Do you ever put on any macro hedges? There have been a lot of the more famous investors talking about this lately. This would be the Seth Klarman or David Einhorn approach with a generally long only strategy but with a few cheap insurance policies for protection.
The thing about insurance is that you have to pay a premium for it. If you think about it you are going to compound better if you don’t go out there and pay up for protection because protection is generally priced for the guy who is selling it. The fund is friend and family money and my own money is a big piece of the fund so we can take a lot of volatility and don’t have to focus on smoothing out our returns. I just don’t see a reason to be hedging and over paying for insurance since we are looking out and trying to figure out what is going to happen over the next 5-10 years and not trying to generate low vol returns so I can market to someone else. I’ve seen way too many funds try to do that try and squeeze out 200bps a month, every single month, just so they can go try and raise $2b. That may be a great business strategy but it is not very intellectually satisfying so we don’t focus on that.
Sounds like you’re style has changed quite a bit over last 10 years then?
I wouldn’t say it’s changed a whole lot. We don’t short much anymore because we just decided we didn’t want to be on the short side anymore. Honestly, I don’t think there is much money to be made on the short side anyway these days. If I felt like there was a very pregnant opportunity I’d probably put more energy into it but I just don’t feel like there is much downside from here generally.
Why do you say that? I would say that is pretty contrarian in itself. Do you think the global situation is pretty stable?
I don’t know. It was so obvious before, just so blatantly obvious. You had to be a fool not to see it. I just don’t feel like the problems are as obvious anymore. Companies have decent balance sheets more or less. There are lots of problems lurking out there but there is not the systemic risk in the same way.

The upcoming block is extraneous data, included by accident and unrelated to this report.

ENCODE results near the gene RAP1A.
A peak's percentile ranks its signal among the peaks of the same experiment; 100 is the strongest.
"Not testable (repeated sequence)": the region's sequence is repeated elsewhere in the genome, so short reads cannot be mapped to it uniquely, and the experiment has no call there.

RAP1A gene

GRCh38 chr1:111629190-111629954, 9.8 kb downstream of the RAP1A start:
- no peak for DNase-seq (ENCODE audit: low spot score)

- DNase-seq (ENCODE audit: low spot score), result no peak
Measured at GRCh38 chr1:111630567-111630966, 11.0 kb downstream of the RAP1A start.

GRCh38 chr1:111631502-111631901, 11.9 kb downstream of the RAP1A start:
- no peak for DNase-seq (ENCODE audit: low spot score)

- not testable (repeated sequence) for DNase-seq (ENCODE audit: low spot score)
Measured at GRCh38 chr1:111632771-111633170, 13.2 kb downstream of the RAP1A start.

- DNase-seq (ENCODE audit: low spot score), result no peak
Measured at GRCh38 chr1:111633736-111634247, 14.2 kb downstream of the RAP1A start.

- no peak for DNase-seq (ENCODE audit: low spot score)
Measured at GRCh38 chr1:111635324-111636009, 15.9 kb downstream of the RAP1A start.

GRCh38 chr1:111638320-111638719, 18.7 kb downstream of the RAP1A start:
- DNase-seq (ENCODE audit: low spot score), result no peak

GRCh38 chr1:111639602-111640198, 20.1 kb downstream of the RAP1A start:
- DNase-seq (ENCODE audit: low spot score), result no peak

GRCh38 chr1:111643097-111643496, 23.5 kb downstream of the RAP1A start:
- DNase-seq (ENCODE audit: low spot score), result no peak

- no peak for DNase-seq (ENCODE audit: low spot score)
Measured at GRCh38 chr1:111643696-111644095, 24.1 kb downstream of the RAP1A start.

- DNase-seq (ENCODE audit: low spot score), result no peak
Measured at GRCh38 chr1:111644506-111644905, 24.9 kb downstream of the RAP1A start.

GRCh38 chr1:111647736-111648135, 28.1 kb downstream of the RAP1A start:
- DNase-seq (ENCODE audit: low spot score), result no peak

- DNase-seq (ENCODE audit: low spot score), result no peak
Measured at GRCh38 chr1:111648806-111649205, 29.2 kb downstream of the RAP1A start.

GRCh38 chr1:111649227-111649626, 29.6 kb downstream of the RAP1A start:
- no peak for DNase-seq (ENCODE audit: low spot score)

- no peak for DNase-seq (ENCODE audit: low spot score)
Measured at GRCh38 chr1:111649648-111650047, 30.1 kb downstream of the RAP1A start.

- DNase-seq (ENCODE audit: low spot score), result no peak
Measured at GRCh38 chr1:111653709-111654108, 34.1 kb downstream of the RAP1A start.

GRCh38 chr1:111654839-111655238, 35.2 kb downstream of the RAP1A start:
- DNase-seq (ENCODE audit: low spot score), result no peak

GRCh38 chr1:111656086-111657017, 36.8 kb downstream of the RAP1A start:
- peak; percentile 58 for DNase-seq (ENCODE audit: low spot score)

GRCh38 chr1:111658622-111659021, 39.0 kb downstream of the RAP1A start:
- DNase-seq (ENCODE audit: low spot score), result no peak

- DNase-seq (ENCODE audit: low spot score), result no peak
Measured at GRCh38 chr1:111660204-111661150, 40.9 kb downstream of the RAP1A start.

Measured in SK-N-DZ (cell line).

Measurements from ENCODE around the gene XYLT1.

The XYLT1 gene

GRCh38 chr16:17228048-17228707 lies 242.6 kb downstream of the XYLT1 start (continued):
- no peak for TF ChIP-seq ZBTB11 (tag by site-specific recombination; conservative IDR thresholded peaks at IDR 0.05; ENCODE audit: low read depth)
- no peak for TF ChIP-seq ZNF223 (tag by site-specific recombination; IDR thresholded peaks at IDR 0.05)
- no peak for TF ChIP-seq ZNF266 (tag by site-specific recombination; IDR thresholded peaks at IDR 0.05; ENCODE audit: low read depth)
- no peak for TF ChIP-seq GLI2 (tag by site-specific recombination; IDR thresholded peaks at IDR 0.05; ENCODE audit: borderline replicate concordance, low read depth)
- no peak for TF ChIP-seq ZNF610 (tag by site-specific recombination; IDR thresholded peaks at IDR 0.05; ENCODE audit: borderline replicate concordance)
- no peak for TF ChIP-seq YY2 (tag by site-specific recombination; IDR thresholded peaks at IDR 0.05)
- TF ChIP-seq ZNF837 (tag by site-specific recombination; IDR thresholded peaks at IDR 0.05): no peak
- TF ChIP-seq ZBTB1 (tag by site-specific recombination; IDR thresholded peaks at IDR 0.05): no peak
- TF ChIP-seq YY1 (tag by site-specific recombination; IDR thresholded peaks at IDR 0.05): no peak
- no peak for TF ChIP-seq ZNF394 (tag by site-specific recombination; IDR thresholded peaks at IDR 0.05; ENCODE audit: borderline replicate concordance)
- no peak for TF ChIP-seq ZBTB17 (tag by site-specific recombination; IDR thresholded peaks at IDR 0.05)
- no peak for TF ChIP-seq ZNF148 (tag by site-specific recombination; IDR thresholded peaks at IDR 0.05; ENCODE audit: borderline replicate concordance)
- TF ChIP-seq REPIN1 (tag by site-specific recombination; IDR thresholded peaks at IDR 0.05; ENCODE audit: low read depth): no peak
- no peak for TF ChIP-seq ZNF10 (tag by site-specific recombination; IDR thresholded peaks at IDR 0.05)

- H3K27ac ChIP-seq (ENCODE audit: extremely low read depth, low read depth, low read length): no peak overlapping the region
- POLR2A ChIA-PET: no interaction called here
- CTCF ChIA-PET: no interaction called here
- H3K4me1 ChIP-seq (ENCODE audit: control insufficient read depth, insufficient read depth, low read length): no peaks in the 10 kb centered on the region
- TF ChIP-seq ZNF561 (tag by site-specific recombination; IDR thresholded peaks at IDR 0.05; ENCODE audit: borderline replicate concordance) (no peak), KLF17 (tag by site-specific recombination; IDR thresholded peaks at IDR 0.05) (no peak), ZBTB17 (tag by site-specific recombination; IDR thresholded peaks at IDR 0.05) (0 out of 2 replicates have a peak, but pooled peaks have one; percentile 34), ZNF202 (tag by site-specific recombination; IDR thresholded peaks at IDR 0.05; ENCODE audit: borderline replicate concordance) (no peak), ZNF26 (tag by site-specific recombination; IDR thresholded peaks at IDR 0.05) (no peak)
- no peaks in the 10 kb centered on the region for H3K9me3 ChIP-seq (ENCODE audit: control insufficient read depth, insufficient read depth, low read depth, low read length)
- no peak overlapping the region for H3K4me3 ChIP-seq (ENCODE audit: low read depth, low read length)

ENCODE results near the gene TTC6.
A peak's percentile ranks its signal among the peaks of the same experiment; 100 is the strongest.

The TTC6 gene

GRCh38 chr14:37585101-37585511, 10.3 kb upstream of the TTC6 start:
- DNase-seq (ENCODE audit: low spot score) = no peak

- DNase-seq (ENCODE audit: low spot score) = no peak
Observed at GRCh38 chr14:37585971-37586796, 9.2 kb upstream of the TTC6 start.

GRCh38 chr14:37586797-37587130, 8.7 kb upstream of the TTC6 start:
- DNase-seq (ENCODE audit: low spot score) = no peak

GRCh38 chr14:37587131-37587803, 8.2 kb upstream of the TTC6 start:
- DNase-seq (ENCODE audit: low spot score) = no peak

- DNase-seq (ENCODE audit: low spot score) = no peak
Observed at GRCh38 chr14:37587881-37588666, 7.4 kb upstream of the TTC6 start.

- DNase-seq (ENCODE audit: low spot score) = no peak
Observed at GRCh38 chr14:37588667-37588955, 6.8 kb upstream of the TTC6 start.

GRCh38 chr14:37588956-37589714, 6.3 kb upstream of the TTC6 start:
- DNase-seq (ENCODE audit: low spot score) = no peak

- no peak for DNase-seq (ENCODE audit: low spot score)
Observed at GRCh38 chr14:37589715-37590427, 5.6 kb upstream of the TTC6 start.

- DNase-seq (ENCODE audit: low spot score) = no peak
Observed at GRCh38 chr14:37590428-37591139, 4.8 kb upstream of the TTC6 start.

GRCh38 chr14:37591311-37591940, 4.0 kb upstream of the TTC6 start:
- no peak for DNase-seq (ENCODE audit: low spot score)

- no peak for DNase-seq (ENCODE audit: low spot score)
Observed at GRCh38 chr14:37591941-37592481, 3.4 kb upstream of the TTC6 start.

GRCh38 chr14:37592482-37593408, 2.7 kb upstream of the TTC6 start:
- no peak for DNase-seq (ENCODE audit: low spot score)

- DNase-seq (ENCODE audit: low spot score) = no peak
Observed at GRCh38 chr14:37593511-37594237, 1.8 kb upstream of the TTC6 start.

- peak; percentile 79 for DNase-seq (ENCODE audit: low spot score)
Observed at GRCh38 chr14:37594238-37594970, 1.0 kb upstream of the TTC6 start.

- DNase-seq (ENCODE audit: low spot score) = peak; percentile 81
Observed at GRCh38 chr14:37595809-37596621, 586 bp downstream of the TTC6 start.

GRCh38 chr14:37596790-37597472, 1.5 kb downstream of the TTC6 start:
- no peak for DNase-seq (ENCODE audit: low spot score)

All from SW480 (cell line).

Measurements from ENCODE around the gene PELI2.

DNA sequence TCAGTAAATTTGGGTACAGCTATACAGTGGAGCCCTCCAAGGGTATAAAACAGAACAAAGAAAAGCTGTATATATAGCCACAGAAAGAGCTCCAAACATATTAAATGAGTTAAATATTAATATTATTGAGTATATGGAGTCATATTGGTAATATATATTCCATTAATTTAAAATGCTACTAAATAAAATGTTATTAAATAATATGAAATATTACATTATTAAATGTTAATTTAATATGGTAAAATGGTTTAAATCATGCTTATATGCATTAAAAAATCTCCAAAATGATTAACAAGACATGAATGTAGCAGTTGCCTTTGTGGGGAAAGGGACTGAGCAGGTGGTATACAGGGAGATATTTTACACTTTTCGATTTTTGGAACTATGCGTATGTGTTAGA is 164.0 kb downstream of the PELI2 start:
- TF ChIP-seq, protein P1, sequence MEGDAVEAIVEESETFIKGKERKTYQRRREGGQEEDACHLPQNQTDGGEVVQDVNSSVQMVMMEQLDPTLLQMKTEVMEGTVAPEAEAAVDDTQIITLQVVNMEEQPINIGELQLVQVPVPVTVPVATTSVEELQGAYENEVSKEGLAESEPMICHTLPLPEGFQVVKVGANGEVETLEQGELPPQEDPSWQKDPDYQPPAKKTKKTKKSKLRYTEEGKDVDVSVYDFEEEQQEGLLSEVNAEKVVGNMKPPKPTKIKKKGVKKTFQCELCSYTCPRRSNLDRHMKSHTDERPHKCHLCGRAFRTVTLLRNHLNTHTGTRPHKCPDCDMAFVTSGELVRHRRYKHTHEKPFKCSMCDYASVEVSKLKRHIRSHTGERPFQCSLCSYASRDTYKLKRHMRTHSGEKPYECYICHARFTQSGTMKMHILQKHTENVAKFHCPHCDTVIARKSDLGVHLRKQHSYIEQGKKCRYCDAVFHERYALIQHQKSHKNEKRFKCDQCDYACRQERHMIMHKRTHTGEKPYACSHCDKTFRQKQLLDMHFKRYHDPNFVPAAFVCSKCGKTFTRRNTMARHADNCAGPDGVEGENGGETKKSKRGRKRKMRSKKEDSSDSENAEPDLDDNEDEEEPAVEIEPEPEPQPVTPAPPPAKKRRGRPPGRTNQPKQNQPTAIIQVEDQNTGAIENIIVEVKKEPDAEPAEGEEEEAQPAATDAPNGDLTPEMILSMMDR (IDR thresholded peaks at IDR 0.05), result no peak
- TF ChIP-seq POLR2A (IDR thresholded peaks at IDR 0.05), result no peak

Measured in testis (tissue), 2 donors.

I think the primary risks now are government issues and governments misbehaving. They are over leveraged, over regulating and just acting idiotic. I think the real risks for the next decade are governmental and macro and not really companies that are frauds. Basically any company that was over leveraged or a fraud got taken out in 2008 and 2009 and so we haven’t had a chance for new over-leveraged industries to be built. So I just don’t think there is that much downside. Maybe the market could drop a third from here, and it wouldn’t really be shocking. Overall though, I just don’t feel like there is a chance for a whole-sale slaughter as there was before. Especially with governments printing so much money and holding up asset prices forever.
So then naturally you must be bullish on precious metals?
I find macro or secular themes with a strong tailwind to them and go find the best companies in the industry and so I think precious metals are an interesting place to be right now. I got involved originally in precious metals back when gold was at $330 back in 2003, we got really active in 2004 and you know we are still involved. It changes from time to time but it is a macro theme that will go on for a long time. The problem is you won’t find the bargains in this space you found 5 years ago.